Texas Forest Service
The chief of the U.S. Forest Service says he expects this year’s fire season to be as active as last year, when historic fires charred hundreds of square miles in Texas, Arizona, New Mexico and elsewhere.
State foresters are hoping that recent rains will limit the 2012 wildfire risk in East Texas, where drought factored in several disastrous fires last year.
The large oak tree in Margaret Kliever’s front yard has likely made it through a century of Spring storms, but it wasn’t strong enough to withstand Monday’s wind or Tuesday’s rain.
Parts of Central Texas devastated by wildfires have benefited from more than $4 million in donations and the help of volunteers rebuilding homes.
March 1 is the start of wildfire season, and firefighters this year are determined to get the upper hand after a devastating 2011.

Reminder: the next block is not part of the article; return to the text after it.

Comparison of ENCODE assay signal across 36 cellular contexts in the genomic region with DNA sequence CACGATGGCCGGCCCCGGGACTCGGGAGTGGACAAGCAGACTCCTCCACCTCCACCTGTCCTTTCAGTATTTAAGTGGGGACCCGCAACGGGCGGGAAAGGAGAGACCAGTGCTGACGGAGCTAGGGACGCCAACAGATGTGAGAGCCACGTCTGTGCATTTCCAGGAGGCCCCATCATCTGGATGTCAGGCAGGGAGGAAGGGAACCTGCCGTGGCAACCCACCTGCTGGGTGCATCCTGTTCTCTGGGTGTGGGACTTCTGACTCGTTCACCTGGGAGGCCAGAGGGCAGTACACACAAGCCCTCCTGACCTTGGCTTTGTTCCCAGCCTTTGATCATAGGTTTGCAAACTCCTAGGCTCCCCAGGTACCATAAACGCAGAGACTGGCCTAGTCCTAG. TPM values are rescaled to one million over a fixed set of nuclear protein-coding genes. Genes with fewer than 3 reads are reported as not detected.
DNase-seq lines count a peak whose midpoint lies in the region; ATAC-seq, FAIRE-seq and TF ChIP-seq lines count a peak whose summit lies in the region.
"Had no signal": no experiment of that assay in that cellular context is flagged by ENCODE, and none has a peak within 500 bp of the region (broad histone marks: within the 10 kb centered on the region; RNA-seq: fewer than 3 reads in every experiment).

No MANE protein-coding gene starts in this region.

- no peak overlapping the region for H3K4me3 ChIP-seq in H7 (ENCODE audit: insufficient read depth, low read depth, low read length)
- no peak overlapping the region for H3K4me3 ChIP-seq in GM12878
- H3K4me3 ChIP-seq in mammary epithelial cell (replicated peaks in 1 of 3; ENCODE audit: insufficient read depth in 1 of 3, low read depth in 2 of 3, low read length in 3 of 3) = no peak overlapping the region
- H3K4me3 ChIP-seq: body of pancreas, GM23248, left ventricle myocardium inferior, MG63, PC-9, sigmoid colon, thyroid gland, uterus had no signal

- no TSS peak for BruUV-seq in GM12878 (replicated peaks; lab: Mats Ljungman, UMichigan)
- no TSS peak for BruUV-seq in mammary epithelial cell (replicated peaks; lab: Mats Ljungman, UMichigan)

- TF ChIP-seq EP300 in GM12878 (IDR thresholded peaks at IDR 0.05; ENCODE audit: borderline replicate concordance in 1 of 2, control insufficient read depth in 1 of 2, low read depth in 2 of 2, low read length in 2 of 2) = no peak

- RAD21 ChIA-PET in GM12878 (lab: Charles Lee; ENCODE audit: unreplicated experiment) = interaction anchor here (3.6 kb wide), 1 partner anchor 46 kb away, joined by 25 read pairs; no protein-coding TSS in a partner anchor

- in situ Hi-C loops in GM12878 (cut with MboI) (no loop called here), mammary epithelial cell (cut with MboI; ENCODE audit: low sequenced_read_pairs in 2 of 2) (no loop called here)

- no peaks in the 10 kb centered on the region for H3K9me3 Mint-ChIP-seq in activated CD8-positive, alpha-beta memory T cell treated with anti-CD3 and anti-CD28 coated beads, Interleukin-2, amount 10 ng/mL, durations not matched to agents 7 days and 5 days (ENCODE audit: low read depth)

Officials in Grand Prairie are warning that smoke could make driving hazardous on some major highways because of a prescribed burn at a park.
Experts say the 2011 Texas drought has killed about 5.6 million trees in urban areas. The Texas Forest Service offered the preliminary estimate on Tuesday.
The federal government has earmarked $31 million for Texas wildfires recovery.
The director of the Texas Forest Service says budget cuts that slashed annual state grants for volunteer firefighters by $18 million since 2009 have had “a huge impact” on fighting wildfires.
Despite seeing rain in December, the historic drought still persists. If there’s a silver lining to the drought, it’s that less grass and foliage grew in 2011, fueling the threat of wildfires in the region.
Recent rain across most of North Texas and East Texas allowed New Year’s revelers to buy and use fireworks. But the Texas Forest Service cautioned that the lifting of burn bans doesn’t mean Texans can go overboard with fireworks this year.
State foresters say we lost nearly 10 percent of the tree population.
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